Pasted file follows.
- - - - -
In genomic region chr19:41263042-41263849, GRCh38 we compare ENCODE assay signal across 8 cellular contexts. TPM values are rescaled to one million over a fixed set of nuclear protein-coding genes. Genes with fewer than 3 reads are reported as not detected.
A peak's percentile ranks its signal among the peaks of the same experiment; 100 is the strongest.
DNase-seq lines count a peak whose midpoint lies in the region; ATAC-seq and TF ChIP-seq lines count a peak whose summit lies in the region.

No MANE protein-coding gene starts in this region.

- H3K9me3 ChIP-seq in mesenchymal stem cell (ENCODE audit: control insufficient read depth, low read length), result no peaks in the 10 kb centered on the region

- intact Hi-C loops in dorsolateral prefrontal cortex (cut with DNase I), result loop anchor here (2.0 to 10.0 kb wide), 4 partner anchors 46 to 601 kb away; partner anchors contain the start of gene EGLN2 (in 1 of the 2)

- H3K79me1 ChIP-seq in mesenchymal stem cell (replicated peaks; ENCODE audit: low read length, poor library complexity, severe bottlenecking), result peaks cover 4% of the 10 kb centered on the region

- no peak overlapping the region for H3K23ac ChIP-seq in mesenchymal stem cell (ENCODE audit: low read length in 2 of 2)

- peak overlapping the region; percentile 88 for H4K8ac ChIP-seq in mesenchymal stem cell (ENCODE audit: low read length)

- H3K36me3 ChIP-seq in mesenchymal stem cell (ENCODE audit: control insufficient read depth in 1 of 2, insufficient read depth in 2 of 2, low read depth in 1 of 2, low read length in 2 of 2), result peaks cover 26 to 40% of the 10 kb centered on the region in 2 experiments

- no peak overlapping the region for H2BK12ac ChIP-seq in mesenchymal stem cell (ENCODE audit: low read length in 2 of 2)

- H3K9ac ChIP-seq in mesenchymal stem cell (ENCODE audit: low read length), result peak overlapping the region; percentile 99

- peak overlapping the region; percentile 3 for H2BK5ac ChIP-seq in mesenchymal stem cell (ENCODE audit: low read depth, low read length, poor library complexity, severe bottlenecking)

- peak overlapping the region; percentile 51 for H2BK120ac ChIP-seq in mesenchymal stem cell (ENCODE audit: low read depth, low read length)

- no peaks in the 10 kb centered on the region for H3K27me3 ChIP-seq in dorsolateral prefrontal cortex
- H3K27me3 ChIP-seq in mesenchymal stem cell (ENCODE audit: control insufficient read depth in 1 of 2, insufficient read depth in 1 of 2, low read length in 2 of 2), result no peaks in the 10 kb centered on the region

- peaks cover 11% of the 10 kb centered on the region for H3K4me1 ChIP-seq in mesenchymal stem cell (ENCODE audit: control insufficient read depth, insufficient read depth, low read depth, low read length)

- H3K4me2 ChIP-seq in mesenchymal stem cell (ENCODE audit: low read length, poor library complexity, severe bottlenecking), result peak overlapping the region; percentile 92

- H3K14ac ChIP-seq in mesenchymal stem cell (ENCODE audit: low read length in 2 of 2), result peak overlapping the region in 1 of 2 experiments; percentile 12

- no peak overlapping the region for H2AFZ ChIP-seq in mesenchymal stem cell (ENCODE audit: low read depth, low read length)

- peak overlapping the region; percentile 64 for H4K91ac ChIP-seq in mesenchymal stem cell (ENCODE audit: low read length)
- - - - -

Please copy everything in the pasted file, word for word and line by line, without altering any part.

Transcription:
In genomic region chr19:41263042-41263849, GRCh38 we compare ENCODE assay signal across 8 cellular contexts. TPM values are rescaled to one million over a fixed set of nuclear protein-coding genes. Genes with fewer than 3 reads are reported as not detected.
A peak's percentile ranks its signal among the peaks of the same experiment; 100 is the strongest.
DNase-seq lines count a peak whose midpoint lies in the region; ATAC-seq and TF ChIP-seq lines count a peak whose summit lies in the region.

No MANE protein-coding gene starts in this region.

- H3K9me3 ChIP-seq in mesenchymal stem cell (ENCODE audit: control insufficient read depth, low read length), result no peaks in the 10 kb centered on the region

- intact Hi-C loops in dorsolateral prefrontal cortex (cut with DNase I), result loop anchor here (2.0 to 10.0 kb wide), 4 partner anchors 46 to 601 kb away; partner anchors contain the start of gene EGLN2 (in 1 of the 2)

- H3K79me1 ChIP-seq in mesenchymal stem cell (replicated peaks; ENCODE audit: low read length, poor library complexity, severe bottlenecking), result peaks cover 4% of the 10 kb centered on the region

- no peak overlapping the region for H3K23ac ChIP-seq in mesenchymal stem cell (ENCODE audit: low read length in 2 of 2)

- peak overlapping the region; percentile 88 for H4K8ac ChIP-seq in mesenchymal stem cell (ENCODE audit: low read length)

- H3K36me3 ChIP-seq in mesenchymal stem cell (ENCODE audit: control insufficient read depth in 1 of 2, insufficient read depth in 2 of 2, low read depth in 1 of 2, low read length in 2 of 2), result peaks cover 26 to 40% of the 10 kb centered on the region in 2 experiments

- no peak overlapping the region for H2BK12ac ChIP-seq in mesenchymal stem cell (ENCODE audit: low read length in 2 of 2)

- H3K9ac ChIP-seq in mesenchymal stem cell (ENCODE audit: low read length), result peak overlapping the region; percentile 99

- peak overlapping the region; percentile 3 for H2BK5ac ChIP-seq in mesenchymal stem cell (ENCODE audit: low read depth, low read length, poor library complexity, severe bottlenecking)

- peak overlapping the region; percentile 51 for H2BK120ac ChIP-seq in mesenchymal stem cell (ENCODE audit: low read depth, low read length)

- no peaks in the 10 kb centered on the region for H3K27me3 ChIP-seq in dorsolateral prefrontal cortex
- H3K27me3 ChIP-seq in mesenchymal stem cell (ENCODE audit: control insufficient read depth in 1 of 2, insufficient read depth in 1 of 2, low read length in 2 of 2), result no peaks in the 10 kb centered on the region

- peaks cover 11% of the 10 kb centered on the region for H3K4me1 ChIP-seq in mesenchymal stem cell (ENCODE audit: control insufficient read depth, insufficient read depth, low read depth, low read length)

- H3K4me2 ChIP-seq in mesenchymal stem cell (ENCODE audit: low read length, poor library complexity, severe bottlenecking), result peak overlapping the region; percentile 92

- H3K14ac ChIP-seq in mesenchymal stem cell (ENCODE audit: low read length in 2 of 2), result peak overlapping the region in 1 of 2 experiments; percentile 12

- no peak overlapping the region for H2AFZ ChIP-seq in mesenchymal stem cell (ENCODE audit: low read depth, low read length)

- peak overlapping the region; percentile 64 for H4K91ac ChIP-seq in mesenchymal stem cell (ENCODE audit: low read length)